An intein is a segment of a protein that is able to excise itself and rejoin the remaining portions (the exteins) with a peptide bond. Inteins have also been called "protein introns".

Most reported inteins also contain an endonuclease domain that plays a role in intein propagation. In fact, many genes have unrelated intein-coding segments inserted at different positions. For these and other reasons, inteins (or more properly, the gene segments coding for inteins) are sometimes called selfish genetic elements but it may be more accurate to call them parasitic. The difference is that "selfish genes" are "selfish" only insofar as to compete with other genes or alleles, but still fulfill a beneficial function for the organism as a whole, whereas "parasitic genes" are functionless.

Intein-mediated protein splicing occurs after mRNA has been translated into a protein. This precursor protein contains three segments - an N-extein followed by the intein followed by a C-extein. After splicing has taken place, the result is also called an extein.

The first intein was discovered in 1987. Since then, inteins have been found in all three domains of life (eukaryotes, bacteria, and archaea). Knowledge regarding the evolutionary situation of inteins and related elements is reviewed in Gogarten & Hilario (2006). The mechanism for the splicing effect is a naturally occurring analogy to the technique for chemically generating medium-sized proteins called native chemical ligation, which was developed at the same time as inteins were discovered.

Inteins in biotechnology

Inteins are very efficient at protein splicing and they have accordingly found an important role in biotechnology. There are more than 200 inteins identified to date, sizes range from 100-800 aa. Inteins have been engineered for particular applications such as protein synthesis, and the selective labeling of protein segments, which is useful for NMR studies of large proteins.

Pharmaceutical inhibition of intein excision may be a useful tool for drug development, the protein that contains the intein will not carry out its normal function if the intein does not excise since its structure will be disrupted.

It has been suggested that inteins could prove useful for achieving allotopic expression of certain highly hydrophobic proteins normally encoded by the mitochondrial genome, for example in gene therapy (de Grey 2000). The hydrophobicity of these proteins is an obstacle to their import into mitochondria. Therefore, the insertion of a non-hydrophobic intein may allow this import to proceed. Excision of the intein after import would then restore the protein to wild-type.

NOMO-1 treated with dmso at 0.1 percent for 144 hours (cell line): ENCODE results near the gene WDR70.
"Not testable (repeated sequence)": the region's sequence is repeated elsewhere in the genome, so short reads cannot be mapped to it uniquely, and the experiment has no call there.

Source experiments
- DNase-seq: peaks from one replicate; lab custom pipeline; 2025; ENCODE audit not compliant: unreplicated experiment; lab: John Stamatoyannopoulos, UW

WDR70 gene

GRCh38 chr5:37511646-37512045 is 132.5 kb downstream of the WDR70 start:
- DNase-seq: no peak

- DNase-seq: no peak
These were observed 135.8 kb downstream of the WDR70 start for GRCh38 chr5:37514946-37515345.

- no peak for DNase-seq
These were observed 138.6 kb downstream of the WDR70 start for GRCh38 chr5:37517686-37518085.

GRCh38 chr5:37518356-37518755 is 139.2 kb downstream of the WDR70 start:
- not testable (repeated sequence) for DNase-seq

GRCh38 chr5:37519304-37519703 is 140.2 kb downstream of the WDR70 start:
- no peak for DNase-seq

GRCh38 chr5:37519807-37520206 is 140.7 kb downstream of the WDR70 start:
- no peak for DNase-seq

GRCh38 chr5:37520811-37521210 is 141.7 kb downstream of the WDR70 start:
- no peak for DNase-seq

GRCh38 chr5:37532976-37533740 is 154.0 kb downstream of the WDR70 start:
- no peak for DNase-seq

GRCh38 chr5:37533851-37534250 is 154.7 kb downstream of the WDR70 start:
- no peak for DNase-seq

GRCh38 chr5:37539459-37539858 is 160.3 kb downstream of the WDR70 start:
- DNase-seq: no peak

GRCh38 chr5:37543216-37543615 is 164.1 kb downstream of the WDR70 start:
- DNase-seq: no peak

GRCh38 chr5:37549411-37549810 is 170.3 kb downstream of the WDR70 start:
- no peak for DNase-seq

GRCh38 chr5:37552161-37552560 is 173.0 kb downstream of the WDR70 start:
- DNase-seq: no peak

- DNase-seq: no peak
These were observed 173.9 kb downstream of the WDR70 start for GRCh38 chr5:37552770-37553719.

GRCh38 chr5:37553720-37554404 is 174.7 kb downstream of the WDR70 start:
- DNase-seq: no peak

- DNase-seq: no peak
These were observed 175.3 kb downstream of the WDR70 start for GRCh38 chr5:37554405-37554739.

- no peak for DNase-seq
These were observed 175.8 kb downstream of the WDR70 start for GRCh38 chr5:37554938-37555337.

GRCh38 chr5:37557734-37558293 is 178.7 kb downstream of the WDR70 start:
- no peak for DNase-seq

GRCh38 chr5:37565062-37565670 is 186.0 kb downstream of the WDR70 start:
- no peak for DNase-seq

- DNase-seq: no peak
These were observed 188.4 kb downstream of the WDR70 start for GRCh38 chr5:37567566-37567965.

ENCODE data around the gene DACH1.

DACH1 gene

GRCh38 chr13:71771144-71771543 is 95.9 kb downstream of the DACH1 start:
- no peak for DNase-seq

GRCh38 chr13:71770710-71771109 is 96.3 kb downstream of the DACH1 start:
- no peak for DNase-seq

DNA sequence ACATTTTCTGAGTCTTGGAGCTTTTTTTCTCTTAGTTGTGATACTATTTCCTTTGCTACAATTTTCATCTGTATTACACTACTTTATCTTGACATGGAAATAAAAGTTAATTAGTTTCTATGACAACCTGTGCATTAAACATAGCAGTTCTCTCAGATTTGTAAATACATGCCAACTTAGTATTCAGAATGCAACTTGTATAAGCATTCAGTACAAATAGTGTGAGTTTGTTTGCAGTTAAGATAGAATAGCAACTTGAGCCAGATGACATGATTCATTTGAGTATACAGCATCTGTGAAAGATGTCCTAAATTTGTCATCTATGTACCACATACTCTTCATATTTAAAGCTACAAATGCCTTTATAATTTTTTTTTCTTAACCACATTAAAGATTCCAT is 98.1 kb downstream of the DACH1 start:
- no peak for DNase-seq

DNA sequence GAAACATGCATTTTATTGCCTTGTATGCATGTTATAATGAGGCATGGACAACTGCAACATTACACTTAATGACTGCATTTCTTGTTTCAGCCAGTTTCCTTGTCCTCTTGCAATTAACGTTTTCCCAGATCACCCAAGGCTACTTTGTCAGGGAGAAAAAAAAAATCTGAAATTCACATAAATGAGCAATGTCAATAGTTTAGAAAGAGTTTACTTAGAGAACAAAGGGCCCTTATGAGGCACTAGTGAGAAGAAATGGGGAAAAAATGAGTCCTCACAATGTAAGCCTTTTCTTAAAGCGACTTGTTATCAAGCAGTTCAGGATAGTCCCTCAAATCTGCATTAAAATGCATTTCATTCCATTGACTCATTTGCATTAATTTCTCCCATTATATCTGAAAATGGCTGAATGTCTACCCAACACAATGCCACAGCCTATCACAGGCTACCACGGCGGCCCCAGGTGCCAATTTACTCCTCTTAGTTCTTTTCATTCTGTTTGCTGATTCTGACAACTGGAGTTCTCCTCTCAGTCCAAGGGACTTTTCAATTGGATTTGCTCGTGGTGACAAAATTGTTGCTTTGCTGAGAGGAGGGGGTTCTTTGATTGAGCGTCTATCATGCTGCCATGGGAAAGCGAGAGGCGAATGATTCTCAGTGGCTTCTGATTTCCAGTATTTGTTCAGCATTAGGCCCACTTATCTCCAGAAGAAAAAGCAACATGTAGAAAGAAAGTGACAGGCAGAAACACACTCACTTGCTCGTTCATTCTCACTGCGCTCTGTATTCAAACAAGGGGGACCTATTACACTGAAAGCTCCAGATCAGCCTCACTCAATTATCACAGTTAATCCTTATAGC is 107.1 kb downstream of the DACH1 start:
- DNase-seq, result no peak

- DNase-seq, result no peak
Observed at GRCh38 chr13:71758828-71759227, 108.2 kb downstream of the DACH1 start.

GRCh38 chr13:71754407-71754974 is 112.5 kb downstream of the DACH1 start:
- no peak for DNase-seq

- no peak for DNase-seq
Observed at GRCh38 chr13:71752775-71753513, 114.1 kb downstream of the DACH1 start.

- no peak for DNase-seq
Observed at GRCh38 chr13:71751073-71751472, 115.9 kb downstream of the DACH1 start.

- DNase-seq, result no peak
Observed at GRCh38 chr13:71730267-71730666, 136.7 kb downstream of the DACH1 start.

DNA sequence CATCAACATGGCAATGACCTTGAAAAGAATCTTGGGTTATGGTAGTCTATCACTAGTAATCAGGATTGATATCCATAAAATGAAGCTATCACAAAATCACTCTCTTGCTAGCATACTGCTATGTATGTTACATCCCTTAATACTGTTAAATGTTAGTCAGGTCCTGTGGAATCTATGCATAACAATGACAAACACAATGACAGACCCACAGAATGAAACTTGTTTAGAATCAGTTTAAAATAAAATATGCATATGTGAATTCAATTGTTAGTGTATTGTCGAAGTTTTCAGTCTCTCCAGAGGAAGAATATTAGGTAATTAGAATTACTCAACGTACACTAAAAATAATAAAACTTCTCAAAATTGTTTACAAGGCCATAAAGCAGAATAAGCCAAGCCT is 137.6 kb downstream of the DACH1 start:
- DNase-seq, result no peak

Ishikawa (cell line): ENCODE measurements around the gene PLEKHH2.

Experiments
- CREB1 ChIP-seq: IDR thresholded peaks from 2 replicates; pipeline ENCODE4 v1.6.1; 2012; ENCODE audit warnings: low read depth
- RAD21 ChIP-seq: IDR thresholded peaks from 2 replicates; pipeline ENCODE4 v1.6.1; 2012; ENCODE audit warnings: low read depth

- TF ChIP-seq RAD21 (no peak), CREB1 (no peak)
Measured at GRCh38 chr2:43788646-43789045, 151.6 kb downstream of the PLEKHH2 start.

Intein naming conventions

The first part of an intein name is based on the scientific name of the organism in which it is found, and the second part is based on the name of the corresponding gene or extein. For example, the intein found in Thermoplasma acidophilum and associated with 'Vacuolar ATPase subunit A' (VMA) is called 'Tac VMA'.

Normally, as in this example, just three letters suffice to specify the organism, but there are variations. For example, additional letters may be added to indicate a strain. If more than one intein is encoded in the corresponding gene, the inteins are given a numerical suffix starting from 5' to 3' or in order of their identification. For example, "Msm dnaB-1".

The segment of the gene that encodes the intein is usually given the same name as the intein, but to avoid confusion, the name of the intein proper is usually capitalized (e.g. Pfu RIR1-1), whereas the name of the corresponding gene segment is italicized.

Full and mini inteins

Inteins can contain a homing endonuclease gene domain in addition to the splicing domains. This domain is responsible for the spread of the intein by cleaving DNA at an intein free allele on the homologous chromosome, triggering the DNA double-stranded break repair (DSBR) system, which then repairs the break, thus copying the intein into a previously intein free site. The HEG domain is not necessary for intein splicing, and so it can be lost, forming a minimal, or mini intein. Several studies have demonstrated the modular nature of inteins by adding or removing HEG domains and determining the activity of the new construct.

Split inteins

Sometimes, the intein of the precursor protein comes from two genes. In this case, the intein is said to be a split intein. For example, in Cyanobacteria, DnaE, the catalytic subunit alpha of DNA polymerase III, is encoded by two separate genes, dnaE-n and dnaE-c. The dnaE-n product consists of an N-extein sequence followed by a 123-aa (amino acid) intein sequence, whereas the dnaE-c product consists of a 36-aa intein sequence followed by a C-extein sequence.


  • de Grey, Aubrey D. N. J. (2000): Mitochondrial gene therapy: an arena for the biomedical use of inteins. Trends in Biotechnology 18(9): 394-399 (HTML abstract)
  • Gogarten, J. Peter & Hilario, Elena (2006): Inteins, introns, and homing endonucleases: recent revelations about the life cycle of parasitic genetic elements. BMC Evolutionary Biology 6: 94 PDF fulltext

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